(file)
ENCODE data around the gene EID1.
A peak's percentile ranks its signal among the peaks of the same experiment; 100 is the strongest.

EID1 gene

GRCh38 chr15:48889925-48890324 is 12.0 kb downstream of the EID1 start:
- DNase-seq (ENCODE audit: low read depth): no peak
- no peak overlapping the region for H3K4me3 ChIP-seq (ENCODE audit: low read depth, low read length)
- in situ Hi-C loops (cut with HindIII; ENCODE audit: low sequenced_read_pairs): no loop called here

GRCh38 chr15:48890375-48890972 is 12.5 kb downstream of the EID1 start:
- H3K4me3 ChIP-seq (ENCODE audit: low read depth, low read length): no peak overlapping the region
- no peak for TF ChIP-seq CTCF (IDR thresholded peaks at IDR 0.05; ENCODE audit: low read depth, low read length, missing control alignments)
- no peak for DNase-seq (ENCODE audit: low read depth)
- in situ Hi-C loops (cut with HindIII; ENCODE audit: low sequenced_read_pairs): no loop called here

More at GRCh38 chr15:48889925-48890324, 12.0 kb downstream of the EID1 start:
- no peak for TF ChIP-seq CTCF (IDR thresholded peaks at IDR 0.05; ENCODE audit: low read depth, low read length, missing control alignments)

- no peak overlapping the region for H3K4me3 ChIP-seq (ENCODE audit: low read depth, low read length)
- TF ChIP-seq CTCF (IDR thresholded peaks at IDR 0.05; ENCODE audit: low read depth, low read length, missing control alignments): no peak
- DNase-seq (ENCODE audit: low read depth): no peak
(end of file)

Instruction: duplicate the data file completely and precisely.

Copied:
ENCODE data around the gene EID1.
A peak's percentile ranks its signal among the peaks of the same experiment; 100 is the strongest.

EID1 gene

GRCh38 chr15:48889925-48890324 is 12.0 kb downstream of the EID1 start:
- DNase-seq (ENCODE audit: low read depth): no peak
- no peak overlapping the region for H3K4me3 ChIP-seq (ENCODE audit: low read depth, low read length)
- in situ Hi-C loops (cut with HindIII; ENCODE audit: low sequenced_read_pairs): no loop called here

GRCh38 chr15:48890375-48890972 is 12.5 kb downstream of the EID1 start:
- H3K4me3 ChIP-seq (ENCODE audit: low read depth, low read length): no peak overlapping the region
- no peak for TF ChIP-seq CTCF (IDR thresholded peaks at IDR 0.05; ENCODE audit: low read depth, low read length, missing control alignments)
- no peak for DNase-seq (ENCODE audit: low read depth)
- in situ Hi-C loops (cut with HindIII; ENCODE audit: low sequenced_read_pairs): no loop called here

More at GRCh38 chr15:48889925-48890324, 12.0 kb downstream of the EID1 start:
- no peak for TF ChIP-seq CTCF (IDR thresholded peaks at IDR 0.05; ENCODE audit: low read depth, low read length, missing control alignments)

- no peak overlapping the region for H3K4me3 ChIP-seq (ENCODE audit: low read depth, low read length)
- TF ChIP-seq CTCF (IDR thresholded peaks at IDR 0.05; ENCODE audit: low read depth, low read length, missing control alignments): no peak
- DNase-seq (ENCODE audit: low read depth): no peak